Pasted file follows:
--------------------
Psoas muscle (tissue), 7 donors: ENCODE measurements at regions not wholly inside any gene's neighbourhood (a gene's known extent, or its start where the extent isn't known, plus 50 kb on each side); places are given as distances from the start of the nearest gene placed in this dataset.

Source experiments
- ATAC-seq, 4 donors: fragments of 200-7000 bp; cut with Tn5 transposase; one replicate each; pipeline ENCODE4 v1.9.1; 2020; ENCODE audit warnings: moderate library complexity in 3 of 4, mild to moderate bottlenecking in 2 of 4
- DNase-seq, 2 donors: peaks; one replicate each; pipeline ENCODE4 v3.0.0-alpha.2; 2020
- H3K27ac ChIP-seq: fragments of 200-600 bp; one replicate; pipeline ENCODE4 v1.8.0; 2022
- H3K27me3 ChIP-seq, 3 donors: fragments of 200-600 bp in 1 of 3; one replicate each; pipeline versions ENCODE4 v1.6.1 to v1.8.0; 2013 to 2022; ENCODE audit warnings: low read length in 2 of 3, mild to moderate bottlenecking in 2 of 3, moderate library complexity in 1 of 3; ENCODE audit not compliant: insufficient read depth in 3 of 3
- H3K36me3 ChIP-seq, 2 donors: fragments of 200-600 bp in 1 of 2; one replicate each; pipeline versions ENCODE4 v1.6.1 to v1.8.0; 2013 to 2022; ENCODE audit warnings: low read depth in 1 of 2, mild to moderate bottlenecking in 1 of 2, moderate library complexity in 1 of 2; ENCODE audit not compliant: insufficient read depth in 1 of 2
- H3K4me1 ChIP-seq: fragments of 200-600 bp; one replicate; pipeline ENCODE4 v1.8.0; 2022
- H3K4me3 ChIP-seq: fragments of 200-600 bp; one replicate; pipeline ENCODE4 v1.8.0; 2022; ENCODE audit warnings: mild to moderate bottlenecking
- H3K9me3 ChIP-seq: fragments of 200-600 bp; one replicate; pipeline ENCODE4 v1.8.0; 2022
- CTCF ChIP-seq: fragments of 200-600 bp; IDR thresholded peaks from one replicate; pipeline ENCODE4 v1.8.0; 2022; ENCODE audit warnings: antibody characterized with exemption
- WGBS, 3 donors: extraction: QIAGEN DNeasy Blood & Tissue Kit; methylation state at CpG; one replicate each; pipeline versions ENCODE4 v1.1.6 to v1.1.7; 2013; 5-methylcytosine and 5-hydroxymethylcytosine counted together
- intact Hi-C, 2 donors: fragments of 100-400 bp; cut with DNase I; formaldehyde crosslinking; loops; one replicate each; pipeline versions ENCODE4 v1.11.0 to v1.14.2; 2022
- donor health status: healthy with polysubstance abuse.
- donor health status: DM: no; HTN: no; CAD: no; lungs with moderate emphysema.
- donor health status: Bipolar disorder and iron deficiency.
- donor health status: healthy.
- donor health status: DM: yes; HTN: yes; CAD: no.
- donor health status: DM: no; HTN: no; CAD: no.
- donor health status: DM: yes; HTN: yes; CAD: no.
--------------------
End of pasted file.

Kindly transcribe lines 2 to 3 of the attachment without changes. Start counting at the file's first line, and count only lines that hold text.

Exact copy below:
Source experiments
- ATAC-seq, 4 donors: fragments of 200-7000 bp; cut with Tn5 transposase; one replicate each; pipeline ENCODE4 v1.9.1; 2020; ENCODE audit warnings: moderate library complexity in 3 of 4, mild to moderate bottlenecking in 2 of 4